Galiana or San Miguel Arab baths (Hydraulic heritage)
The medina of Ronda experienced it most magnificent days under the Nasrid Kingdom of Granada. The Hamman stands in the suburb that resulted from the massive influx of inhabitants caused by the Castilian influence. It is now among the best-preserved ones in Spain.
• Heritage Value: Medium
• Landscape Value: High
• Condition: Medium state of repair
• Type of hydraulic structure: Baths
• Stage of the Great Málaga Path: Stage 23: El Burgo - Ronda
• Where to find it: Ronda
• Period: 13th and 14th centuries
• Architect: Unknown
• UTM Coordinates: 306885,6, 4068084,39
HOW TO FIND IT
The baths can be found in the eastern and lower area of the village, in the Padre Jesús district, next to the bridge Puente Viejo. It is open for visits.
The site included:
- A hydraulic system using sakia and aqueduct for collecting water from the river.
- A bath area featuring a hall, a cold room, a warm room, a hot room, and adjoining units.
The baths may have lost all their architectural ornamentation, but they have retained their structure and distribution in such good order that their functioning can be entirely appreciated. They have been restored and adapted for visitors.
This thermal bath dates back to the Muslim Era and is the best preserved of its kind on the Iberian Peninsula. It is located on the site of the suburbs of the ancient Islamic city, which is nowadays known as the Barrio de San Miguel and stands on the outskirts of what was once the Muslim Medina (walled city) of Ronda.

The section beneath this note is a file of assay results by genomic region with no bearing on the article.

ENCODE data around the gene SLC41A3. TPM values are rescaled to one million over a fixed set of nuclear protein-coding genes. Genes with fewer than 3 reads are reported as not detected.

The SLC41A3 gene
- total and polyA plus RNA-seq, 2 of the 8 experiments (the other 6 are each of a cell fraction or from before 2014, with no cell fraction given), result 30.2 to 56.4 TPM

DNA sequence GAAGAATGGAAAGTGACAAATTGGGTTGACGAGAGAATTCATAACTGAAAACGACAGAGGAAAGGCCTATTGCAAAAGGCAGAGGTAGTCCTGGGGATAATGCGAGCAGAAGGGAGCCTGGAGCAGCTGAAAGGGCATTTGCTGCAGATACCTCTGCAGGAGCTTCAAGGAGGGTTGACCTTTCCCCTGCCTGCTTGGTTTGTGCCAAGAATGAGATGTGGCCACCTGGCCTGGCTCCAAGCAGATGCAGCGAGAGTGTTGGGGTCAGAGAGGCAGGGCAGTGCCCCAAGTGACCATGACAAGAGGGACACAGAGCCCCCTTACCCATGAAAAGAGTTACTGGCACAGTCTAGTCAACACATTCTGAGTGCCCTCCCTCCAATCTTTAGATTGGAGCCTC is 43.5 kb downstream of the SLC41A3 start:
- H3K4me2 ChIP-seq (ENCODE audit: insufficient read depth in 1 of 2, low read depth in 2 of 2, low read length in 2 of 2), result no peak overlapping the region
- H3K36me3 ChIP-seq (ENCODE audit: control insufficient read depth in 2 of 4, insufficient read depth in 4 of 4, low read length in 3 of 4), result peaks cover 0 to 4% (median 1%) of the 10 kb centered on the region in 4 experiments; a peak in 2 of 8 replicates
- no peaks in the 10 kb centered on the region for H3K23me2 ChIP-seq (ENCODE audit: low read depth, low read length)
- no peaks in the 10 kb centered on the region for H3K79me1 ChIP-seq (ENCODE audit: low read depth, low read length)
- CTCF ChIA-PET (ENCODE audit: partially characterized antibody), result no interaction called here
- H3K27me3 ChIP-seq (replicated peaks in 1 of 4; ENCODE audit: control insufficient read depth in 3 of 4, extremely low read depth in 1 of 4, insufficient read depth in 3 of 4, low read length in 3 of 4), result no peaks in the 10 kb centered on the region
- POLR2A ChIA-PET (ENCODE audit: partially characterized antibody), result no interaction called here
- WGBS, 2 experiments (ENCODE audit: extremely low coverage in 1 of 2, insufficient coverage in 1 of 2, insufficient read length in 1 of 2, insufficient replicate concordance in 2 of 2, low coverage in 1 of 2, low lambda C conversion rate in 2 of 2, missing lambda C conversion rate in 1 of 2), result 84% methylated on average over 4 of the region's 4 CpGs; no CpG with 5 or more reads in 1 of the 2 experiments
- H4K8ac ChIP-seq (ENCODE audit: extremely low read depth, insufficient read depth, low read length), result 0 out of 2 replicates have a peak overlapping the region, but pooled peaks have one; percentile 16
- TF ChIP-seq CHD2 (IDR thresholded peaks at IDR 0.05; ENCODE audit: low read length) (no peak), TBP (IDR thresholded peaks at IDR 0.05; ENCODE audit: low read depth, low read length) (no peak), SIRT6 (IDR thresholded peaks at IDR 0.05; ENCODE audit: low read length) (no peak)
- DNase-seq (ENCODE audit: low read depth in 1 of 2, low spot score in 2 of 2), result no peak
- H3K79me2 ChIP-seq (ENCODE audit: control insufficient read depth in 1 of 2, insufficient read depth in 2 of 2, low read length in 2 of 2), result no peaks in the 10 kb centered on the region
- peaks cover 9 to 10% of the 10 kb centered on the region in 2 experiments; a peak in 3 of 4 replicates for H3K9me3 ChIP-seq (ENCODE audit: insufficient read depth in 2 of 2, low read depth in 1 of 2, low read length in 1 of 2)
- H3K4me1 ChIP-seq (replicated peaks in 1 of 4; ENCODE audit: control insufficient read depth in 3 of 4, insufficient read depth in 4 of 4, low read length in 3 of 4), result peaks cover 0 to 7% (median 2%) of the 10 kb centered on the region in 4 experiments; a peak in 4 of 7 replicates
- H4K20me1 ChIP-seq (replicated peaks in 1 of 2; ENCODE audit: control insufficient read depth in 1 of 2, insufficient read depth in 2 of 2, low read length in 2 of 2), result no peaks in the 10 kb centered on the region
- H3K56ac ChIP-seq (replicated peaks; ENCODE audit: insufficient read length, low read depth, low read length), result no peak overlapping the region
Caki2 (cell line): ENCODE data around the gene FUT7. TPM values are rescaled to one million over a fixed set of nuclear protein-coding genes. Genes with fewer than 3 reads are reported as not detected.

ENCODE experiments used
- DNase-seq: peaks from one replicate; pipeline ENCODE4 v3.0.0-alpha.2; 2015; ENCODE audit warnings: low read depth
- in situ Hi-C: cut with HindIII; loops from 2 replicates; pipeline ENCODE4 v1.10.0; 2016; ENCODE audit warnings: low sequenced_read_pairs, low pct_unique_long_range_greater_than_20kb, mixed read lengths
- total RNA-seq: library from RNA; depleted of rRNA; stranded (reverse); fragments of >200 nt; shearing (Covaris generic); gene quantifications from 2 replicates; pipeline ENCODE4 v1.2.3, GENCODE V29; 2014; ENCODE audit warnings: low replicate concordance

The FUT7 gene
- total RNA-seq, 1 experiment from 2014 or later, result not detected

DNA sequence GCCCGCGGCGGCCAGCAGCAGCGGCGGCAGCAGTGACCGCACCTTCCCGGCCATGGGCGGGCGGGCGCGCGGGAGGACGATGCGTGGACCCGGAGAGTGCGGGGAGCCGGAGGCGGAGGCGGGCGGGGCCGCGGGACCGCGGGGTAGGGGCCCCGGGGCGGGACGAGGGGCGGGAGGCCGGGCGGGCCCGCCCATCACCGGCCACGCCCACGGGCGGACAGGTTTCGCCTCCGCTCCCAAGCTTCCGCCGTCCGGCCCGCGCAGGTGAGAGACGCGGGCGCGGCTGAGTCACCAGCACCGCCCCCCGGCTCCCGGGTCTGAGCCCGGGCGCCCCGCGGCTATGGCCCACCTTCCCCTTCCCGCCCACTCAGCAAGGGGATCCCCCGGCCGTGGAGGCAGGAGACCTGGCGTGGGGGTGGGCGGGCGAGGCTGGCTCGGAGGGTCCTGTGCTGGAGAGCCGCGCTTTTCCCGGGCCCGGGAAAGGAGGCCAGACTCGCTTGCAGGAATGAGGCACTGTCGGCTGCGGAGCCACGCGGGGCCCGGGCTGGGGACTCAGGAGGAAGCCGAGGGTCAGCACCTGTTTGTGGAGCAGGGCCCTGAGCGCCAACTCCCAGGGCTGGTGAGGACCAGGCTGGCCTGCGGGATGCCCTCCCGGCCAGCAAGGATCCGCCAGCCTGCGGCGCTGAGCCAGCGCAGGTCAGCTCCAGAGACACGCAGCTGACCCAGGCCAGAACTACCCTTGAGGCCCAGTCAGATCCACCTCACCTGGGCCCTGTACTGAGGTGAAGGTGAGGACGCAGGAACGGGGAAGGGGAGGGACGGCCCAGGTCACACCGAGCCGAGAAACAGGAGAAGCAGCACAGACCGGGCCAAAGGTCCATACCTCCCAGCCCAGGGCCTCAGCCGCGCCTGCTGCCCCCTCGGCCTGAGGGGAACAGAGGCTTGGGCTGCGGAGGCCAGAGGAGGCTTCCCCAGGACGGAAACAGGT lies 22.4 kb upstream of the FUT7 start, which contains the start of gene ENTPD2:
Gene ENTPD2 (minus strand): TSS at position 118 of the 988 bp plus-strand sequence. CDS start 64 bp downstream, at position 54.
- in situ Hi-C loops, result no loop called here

They were built next to the Arroyo de las Culebras (Stream of Snakes). This spot was the ideal place due to the abundant water supply, which was diverted and passed through a complex system of water wheels which are still well preserved today.
These Arab Baths at Ronda were built between the 13th and 14th centuries and is divided up into three distinct rooms, which was based on the Roman design of cold, warm and hot baths. The underground and overground water systems used in the past have almost totally been preserved up to today and can be seen to be in good condition.
The main room is the largest of the three parts which are separated by four pairs of brick horseshoe arches which rest on stone and brick pillars. They themselves hold up the vaulted ceiling, which has some glassed star-shaped skylights in it.
The building is enclosed by an arched wall that, in turn, acted as an aqueduct. There is a tower at the end with a waterwheel. The area used to warm up the water is also well preserved as, too, are the remains of the tannery, which was the main use that was given to these baths once they had stopped serving as such after the reconquest by the Christian troops.
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